Eveland’s original work on cognitive elaboration
(Eveland, 2001; Eveland, Shah, & Kwak, 2003),
this composite variable combined two items from
the second wave measured on a 10-point scale
where 1 = Strongly disagree and 10 = Strongly
agree: “I often think about how the news
I encountered relates to other things I know,” and
“I often find myself thinking about what I’ve
encountered in the news” (2 items; r. = .95; range = 1
to 10, M = 4.6; SD = 2.8).
Results
All independent and dependent variables were
together tested for zero-order and partial correla-
tions (see Table 1). Online political participation
was positively correlated with all the key indepen-
dent variables in the study: intentional news expo-
sure (r = .41, p < .001), incidental news exposure
(r = .33, p < .001), and news elaboration (r = .41;
p < .001). After controlling for demographics (age,
gender, education, income, and ethnicity), and
political orientations (discussion network size, poli-
tical affiliation, and political efficacy), correlations
JOURNAL OF INFORMATION TECHNOLOGY & POLITICS 7
remained statistically significant. Offline political
participation was also positively correlated with
intentional news exposure (r = .40, p < .001), inci-
dental news exposure (r = .25, p < .001), and news
elaboration (r = .44, p < .001). All correlations held
their statistical significance after controlling for
demographics and political orientations. In addi-
tion, online and offline political participation were
highly correlated themselves, showing that people
were consistent in their political participation levels
in both environments (r = .75, p < .001). This
relationship remained significant after controlling
for our two control blocks (r = .73, p < .001).
Model 1 accounted for a total variance of 37% for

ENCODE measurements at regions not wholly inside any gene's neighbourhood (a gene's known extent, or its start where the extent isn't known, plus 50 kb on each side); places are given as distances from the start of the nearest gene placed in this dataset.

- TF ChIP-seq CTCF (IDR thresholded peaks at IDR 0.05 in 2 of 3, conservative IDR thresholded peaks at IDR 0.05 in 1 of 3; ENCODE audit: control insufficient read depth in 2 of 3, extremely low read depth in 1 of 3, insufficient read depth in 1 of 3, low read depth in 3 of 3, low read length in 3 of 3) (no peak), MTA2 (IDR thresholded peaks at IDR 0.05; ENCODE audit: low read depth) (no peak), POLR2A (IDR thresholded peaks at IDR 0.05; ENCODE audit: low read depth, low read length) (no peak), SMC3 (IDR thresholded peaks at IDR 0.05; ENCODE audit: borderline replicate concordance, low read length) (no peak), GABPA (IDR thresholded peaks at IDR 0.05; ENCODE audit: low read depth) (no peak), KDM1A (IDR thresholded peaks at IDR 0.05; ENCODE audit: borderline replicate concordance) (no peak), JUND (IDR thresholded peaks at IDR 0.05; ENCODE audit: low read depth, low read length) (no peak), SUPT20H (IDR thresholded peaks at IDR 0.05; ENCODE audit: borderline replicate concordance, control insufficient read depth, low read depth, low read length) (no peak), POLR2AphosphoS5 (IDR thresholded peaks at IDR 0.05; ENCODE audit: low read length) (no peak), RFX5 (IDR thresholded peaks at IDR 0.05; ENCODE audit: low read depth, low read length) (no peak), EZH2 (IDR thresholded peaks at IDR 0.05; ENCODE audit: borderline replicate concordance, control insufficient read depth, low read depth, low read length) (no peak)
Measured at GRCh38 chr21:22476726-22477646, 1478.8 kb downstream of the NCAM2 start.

offline political participation and 25% for online
political participation (see Table 2, Model 1).
From the first block of independent variables, age
(β = .102, p < .01) and education (β = .088, p < .01)
had a positive effect on offline political participa-
tion, as well as being White (β = .077, p < .05). In
terms of online political engagement, income had
a negative effect (β = −.098, p < .01), but no other
effects were found in Block 1.
In Block 2, political efficacy was positively related
to offline political participation (β = .267, p < .001) as
well as online political participation (β = .197,
p < .001), indicating that the more people thought
they could affect the government, the more they
tended to participate. Discussion network size also
affected political participation. According to Model
1, the number of people with whom an individual
discussed news or public affairs had a positive effect
on both offline (β = .228, p < .001) and online
(β = .210, p < .001) political participation, indicating
that the more ties an individual had in her discussion
network, the more she tended to engage politically.
Table 1. Zero-order and partial-order Pearson’s correlations.
Intentional News
Exposure
Incidental News
Exposure
News
Elaboration
Offline Political
Participation
Online Political
Participation
Intentional News Exposure .60*** .37*** .40*** .41***
Incidental News Exposure .57*** .29*** .25*** .33***
News Elaboration .25*** .24*** .44*** .41***
Offline Political
Participation
.30*** .20*** .22*** .75***
Online Political
Participation
.30*** .25*** .28*** .73***
Cell entries are two-tailed zero-order Pearson’s correlations (top diagonal) and partial correlations (bottom diagonal) controlling for age, gender, education,
income, ethnicity, discussion network size, and political efficacy. N = 889 for zero-order correlations, N = 753; df = 744 for partial correlations.
* p <.05, ** p <.01, *** p <.001.
Table 2. Regression models predicting political participation.
Offline Political Participation (W2) Online Political Participation (W2)
Model 1 Model 2 Model 1 Model 2
Block 1: Demographics
Age .102*** .084** −.026 −.051
Education .088** .082** −.010 −.022
Household Income .007 .005 −.098** −.099**
Ethnicity .077* .073* .005 .001
Gender .038 .042 .047 .054
∆R2 (%) 9.0*** 8.8*** 1.1 1.0
Block 2: Political Orientations
Discussion Network Size (W1) .228*** .182*** .210*** .138***
Political Affiliation (W1) .042 .041 .030 .027
Political Efficacy (W1) .267*** .237*** .197*** .154***
∆R2 (%) 21.3*** 21.3*** 16.3*** 16.2***
Block 3: News Exposure
Intentional News Exposure (W1) .247*** .224*** .217*** .180***
Incidental News Exposure (W1) .037 .020 .118** .097*
∆R2 (%) 6.3*** 6.4*** 7.8*** 7.9***
Block 4: Elaboration
News Elaboration (W2) .147*** .215***
∆R2 (%) 1.4*** 3.0***
Total R2 (%) 36.7*** 37.9*** 25.3*** 28.2***